Thursday, May 3, 2012


Fagil Mandy is the new Chairman of Uganda National Examinations Board (UNEB), he replaces Lutalo Bbosa, however, he has come in at a time when the cheating to pass national examinations is the norm which he has to handle is a big task ahead. Mr. Mandy is congratulated upon being appointed to the Chair of the Board of Ugada National Examination's Board (UNEB), however, Mandy should first concentrate on cleaning the staff employed by the Board. This is against the background that there is alot of cheat in national examinations. Unfortunately, the development is so much public knowledge that students today are told to register for some courses when they are sure that they actually measure up to the task. It is common knowledge that the examiners go to various schools and brief the students of what should be expected in the coming exams and how to deal with answering questions. What Fagil has to avoid id the wish to immediately change the papers and say set books. Given Uganda's economy, many of the changes he may wish are to be met by parents in form of increased cost. It is better meanwhile to clean up. William Kituuka Kiwanuka
FAGIL MANDY REPLACES LUTALO BBOSA AS UNEB BOARD CHAIRMAN Published: April 19, 2012 By Jane Nambi Fagil Manday to run Uganda National Examinations Board (UNEB) replacing Lutalo Bbosa. In a Cabinet sitting, Lutalo was relieved of his duties as the boss of UNEB and was replaced by Fagil Manday. The cabinet meting was chaired by Premier, Amama Mbabazi. It was agreed that Bbosa be replaced with education consultant Fagil Manday. Bbosa has been the head for nine years after his contract was renewed three times. The contract remains valid for three years but renewable basing on performance. “We have resolved unanimously to nail Bbosa. He is no more the chairman of UNEB. We want Mandy to come in with his vast knowledge in education and experience. We want him to come up with practical reforms in the sector and not theories as it has been the case,” a source stated. According to the source, the cabinet resolved to write to the president informing him of this development so that he can issue a statutory instrument for Mandy to begin work. Information and National Guidance Minister Mary Karooro Okurut confirmed the development. She said she was going to address the media over the proceedings of cabinet and also update the nation about the nodding disease. “It is true we discussed it and made some changes in UNEB. I am going to address the press and update you on the issue of nodding disease,” she stated. In a government statement signed by Hon. Mary Karooro Okurut (MP), Minister of Information and National Guidance, the sitting concluded the following. “At its sitting, today the 18th April 2012, Cabinet has approved the Appointment of Mr. Fagil Mandy as the new Chairman Uganda National Examination Board (UNEB). This is in accordance with the UNEB Act, Chapter 137 of the laws of Uganda (2000) Section 6(1) (a) which provides for the Appointment of the Chairperson by His Excellency the President. Mr. Mandy replaces Prof. Lutalo Bbosa who has served Three consecutive terms, the last of which expired on 31st October 2011 cannot be considered for the Fourth Term. The incoming Chairman possesses the necessary qualifications and experience having served in different capacities that included heading a Department in the Ministry of Education. Mr. Mandy will hold office on a Three Year renewable contract and he is expected to oversee and Direct the Functions of the Board, authenticate the Seal of the Board,convene and determine the place and time for the Board Meetings, preside at all Meetings of the Board, chair the Finance and General Purpose Committee of the Board. I'M READY TO SERVE Sunday, 29 April 2012 18:58 Written by Simon Musasizi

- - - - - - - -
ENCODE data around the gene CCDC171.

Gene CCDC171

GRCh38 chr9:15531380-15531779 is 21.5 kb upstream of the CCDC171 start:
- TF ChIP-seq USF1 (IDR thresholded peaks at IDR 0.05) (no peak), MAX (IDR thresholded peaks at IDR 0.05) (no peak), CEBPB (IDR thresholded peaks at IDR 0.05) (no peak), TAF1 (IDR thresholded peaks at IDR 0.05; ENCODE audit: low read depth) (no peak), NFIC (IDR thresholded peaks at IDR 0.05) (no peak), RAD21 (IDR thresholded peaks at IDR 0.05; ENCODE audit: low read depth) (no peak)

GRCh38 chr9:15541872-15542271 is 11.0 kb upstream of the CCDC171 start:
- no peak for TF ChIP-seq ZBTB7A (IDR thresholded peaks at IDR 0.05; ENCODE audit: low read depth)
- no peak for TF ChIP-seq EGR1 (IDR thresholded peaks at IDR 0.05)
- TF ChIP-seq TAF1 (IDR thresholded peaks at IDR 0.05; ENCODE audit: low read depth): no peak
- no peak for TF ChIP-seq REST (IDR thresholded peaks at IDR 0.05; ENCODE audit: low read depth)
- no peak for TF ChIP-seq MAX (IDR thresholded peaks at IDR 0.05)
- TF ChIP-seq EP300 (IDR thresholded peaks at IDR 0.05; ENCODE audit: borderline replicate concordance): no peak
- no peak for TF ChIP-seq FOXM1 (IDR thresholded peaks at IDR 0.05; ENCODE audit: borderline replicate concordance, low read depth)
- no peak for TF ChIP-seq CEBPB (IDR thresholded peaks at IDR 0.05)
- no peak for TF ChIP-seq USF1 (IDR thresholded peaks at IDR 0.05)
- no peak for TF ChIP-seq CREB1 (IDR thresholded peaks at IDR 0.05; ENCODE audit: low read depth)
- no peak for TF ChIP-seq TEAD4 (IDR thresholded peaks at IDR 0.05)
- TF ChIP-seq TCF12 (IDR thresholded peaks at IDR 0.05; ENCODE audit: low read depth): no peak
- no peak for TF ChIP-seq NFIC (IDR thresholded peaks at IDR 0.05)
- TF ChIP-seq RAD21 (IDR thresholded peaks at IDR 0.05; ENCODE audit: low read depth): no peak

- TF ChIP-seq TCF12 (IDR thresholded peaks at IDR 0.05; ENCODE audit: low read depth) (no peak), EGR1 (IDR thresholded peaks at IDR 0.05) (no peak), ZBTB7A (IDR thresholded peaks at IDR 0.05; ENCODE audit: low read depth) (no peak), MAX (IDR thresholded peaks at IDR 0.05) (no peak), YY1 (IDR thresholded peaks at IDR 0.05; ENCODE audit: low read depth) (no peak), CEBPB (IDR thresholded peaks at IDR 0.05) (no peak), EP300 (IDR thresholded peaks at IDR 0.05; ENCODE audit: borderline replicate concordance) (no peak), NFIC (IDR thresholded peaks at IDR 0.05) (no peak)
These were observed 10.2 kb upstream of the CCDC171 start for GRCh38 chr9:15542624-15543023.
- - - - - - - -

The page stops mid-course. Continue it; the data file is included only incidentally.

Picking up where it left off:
Cabinet recently appointed Fagil Mandy to replace Prof. Lutalo Bbosa as Uganda National Examinations Board (UNEB) chairman, although his appointment awaits the President’s approval. Simon Musasizi talked to him about this new position. Why do you think you were choice for government? I can only imagine because they didn’t tell me. The PS [Permanent Secretary ministry of Education and Sports] only consulted me whether they should include my name. However, I think my previous record plays a very big role; a record of straightforwardness, enthusiastic work, and my knowledge of the education terrain. Also, my previous experience with UNEB was positive. As a commissioner [in the ministry of education] I was a member of the UNEB board by virtue of my position. I have also continued to work with UNEB on the monitoring team during examinations. I also have very strong views on education. I am very concerned about the quality of the learner at the end. So, do you know the task ahead of you? Yes, because, I mean, I have been working as an education consultant, not a peripheral one; I have been in the middle of these things. What plans do you have for UNEB? One of them is to manage exams more efficiently because UNEB is one institution in Uganda that has done a very good job and we need to maintain that. This [supervising exams] is the largest national exercise every year. You have the primary level examinations, O and A-level exams. So, managing that efficiently is a big challenge, which we need to work on. Then UNEB have got a lot to do with how the teachers teach. We call the tune and they dance to the tune. But what is that tune? People are crying out there that maybe there is too much theory. UNEB has got to think about it because that is a reality; there is too much theory out there. The product isn’t hands-on. We have to ask ourselves questions; how relevant examinations are to what is being taught because the biggest problem is that the education is too theoretical. So, how can UNEB as a centre make them less theoretical? So, how are you going to do that? It is up to us [the board] and that is the biggest and most exciting thing that if you make a realistic tune, people will dance correctly. UNEB also gives out examination centres [which] are given out according to minimum standards. Now, through the maintenance of minimum standards of schools with examination centres particularly the private ones, you can contribute towards providing better education in schools. For example, before you are given an examination centre, you must have a qualified head teacher. Now, I have met some schools which don’t have qualified head teachers. So, through the provisions in the act, one can directly influence the quality of schools in the country. What is your plan to curb examination malpractice? We have to continue with the fight against malpractice. While UNEB trains people who will be involved in the exams, I really feel we need to do more sensitization of the masses including the teachers and students in order to cause a mindset change. UNEB also needs to go a little bit down to address the students themselves so that it doesn’t hang up here. I know there is a briefing which is normally done [just before exams] but briefing is not sensitization. The other issue is keeping together a team that will continue combating examination malpractices. The UNEB job is based on trust and honesty. That is why I am very happy that Mr Matthew Bukenya has remained there as secretary, because he is an honest man and there are other honest people. And keeping a team of honest people is a rare quality. What is your take on schools that perform better than others because some of their teachers are examiners? Of course, it is an inevitable thing because you can’t get other people to examine you. You can only use your teachers. UNEB has got regulations regarding that; for example if someone is a marker, he is not supposed to be hired in another school to go and teach children on how to pass exams. But some people have been moving around being hired. If someone is caught in this act, it should tantamount to recommendation for dismissal by ministry of Education and Sports. Are you not one of the people who think he has been there for so long? For me I don’t think people should be moved out of office because they have been there for long. He has been there for long doing a good job. Who gets tired of a good job? As long as you are enjoying the dance, dance, and as long as you are not boring, dance. Yes, he has been there for long because he has done a good job. People who are not thieves are very few. You talked of exams being less theoretical, are you planning to start setting more practical questions? Yes. If you look at the education white paper, the goals of education are to create an individual who is self-reliant, independent, an individual who believes in unity, an individual who believes in wealth creation. That is what is set. The education white paper is very clear – with its six objectives. Now, are those objectives being achieved in the education system? Is UNEB trying to assess that? That is a big challenge. I know it is not as easy. If that is what is meant to be the product of the school system, how do we ensure that it is the product we pass out? It will come from the way the teachers are teaching and teachers will teach from what UNEB is looking for. Many schools still lack basic facilities like laboratories. How are you going to handle this? But why should you start a school which doesn’t have a laboratory? If you are going to start a school, you must be able to provide the basics. That is no excuse. A school isn’t a charitable organization. People are doing business. You start, then the demand you create will force people to shift their budgets and attention. You saw how government started with the teaching of sciences; more students are beginning to enjoy sciences. The attitude is changing. I know this also affects some of the government schools but I know that government has been giving laboratories and equipments for many years. Do you still see UNEB as an influential institution given the fact that vocational institutions are breaking away to start their own body that sets exams? This relieves UNEB of a big burden because UNEB runs PLE, O and A-level exams, if the vocational education is being taken over by a vocational body, it is a relief. We hope that the other bodies will equally keep the standards. I was reading somewhere and they were saying they want to make their exams more practical. So, for me, it is not weakening UNEB, it is strengthening UNEB by removing too much burden from it. Universities are now setting pre-entry exams for those seeking to study Law. What does this say about UNEB’s competence? I don’t have details about what the universities will be examining for. But to me that is an added check point because the university is not just checking whether UNEB is enough. They want to ensure that they are producing students with crosscutting skills. Whatever curriculum they are going to use to set the exams, it isn’t there to test UNEB, but to see whether you qualify because when you are being given a job interview, it is not that someone doubts your academic papers but because they are looking out for other qualities. You may score highly [on UNEB exams] but maybe you are lacking in some other areas. For me, I think it is going to help UNEB, schools and students depending on what they will be looking for. UNEB RELEASES UGANDA ADVANCED CERTIFICATE OF EDUCATION EXAM RESULTS By Jude Bukenya The Uganda National Examinations board has today released the results of the Uganda Advanced Certificate of Education for the year 2006. The exams were reported as successfully conducted with very minimal challenges of leakages compared to the Uganda Certificate of Education examinations which were released last month. This time round areas in the northern part of the country which have for long been affected by insurgency had a much more peaceful examination period than ever before and recorded no major challenges. A total of 72,204 candidates registered for the examinations compared to 72,147 candidates in the year 2005 indicating an increase of only 57 candidates represented by 0.09% while 70,708 candidates appeared for the examinations compared to 70,609 in the year 2005. Last year also recorded a slight increase in female candidature from 28,186 in 2005 to 28,430 in 2006.the female candidates constituted 39.4% of the total number of candidates who sat for the examination last year while 39.1% sat in the year 2005. In the overall performance male students performed better than the females. The candidates in 2006 have shown some improvement- by 2.0% considering the two principal pass requirement for admission into tertiary institutions. The percentage of females scoring 3 principal passes and above stands at 42.2%, up from 39.5% in 2005, while that of males is at 46.1%, also indicating an increase from 42.9% in 2005. However the percentage of females scoring at least 2 principal passes is 64% compared to that of males at 62.9% Female candidates performed better than males in Christian Religious Education, Geography, Literature in English and Biology while male candidates were better in History and Economics. The sciences gap which has been in favour of males has closed and the performance is comparable though female entries in sciences are still low compared to those of males. General performance in large entry subjects has indicated that there was noticeable decline in History, Mathemetics, Physics and Biology. Most of the students continue to offer arts subjects which keep the entries for sciences very low. Significant increases have been recorded in entries for Mathematics which went up by 46.6%, Physics 42.2%, Chemistry 16.8% and Biology 21.1%. The Executive Secretary Uganda National Examinations Board Mathew Bukenya attributes the significant increases in science subjects to the government policy of compulsory sciences at Olevel and sponsorship of sciences at university. Bukenya notes that lack of subject matter and incompletion of syllabuses affected many students which resulted into scoring very low grades because of the failure to exhibit the expected competencies. Inability of students to handle subjects which require more cogtive skills also continues to affect performance coupled with poor communication skills arising from poor command of the English language and basic grammar. A total of 128 candidates have had their results nullified for receiving external assistance, smuggling of unauthorized material and notes into the examination room. The Minister of Education Geraldine Namirembe Bitamazire says that teachers need to double their efforts to make sure that syllabuses are completed and students are getting enough testing before they sit for the examinations. Namirembe advises the students who will not be admitted in universities to use opportunities in other government and private tertiary institutions to continue pursuing their academic goals.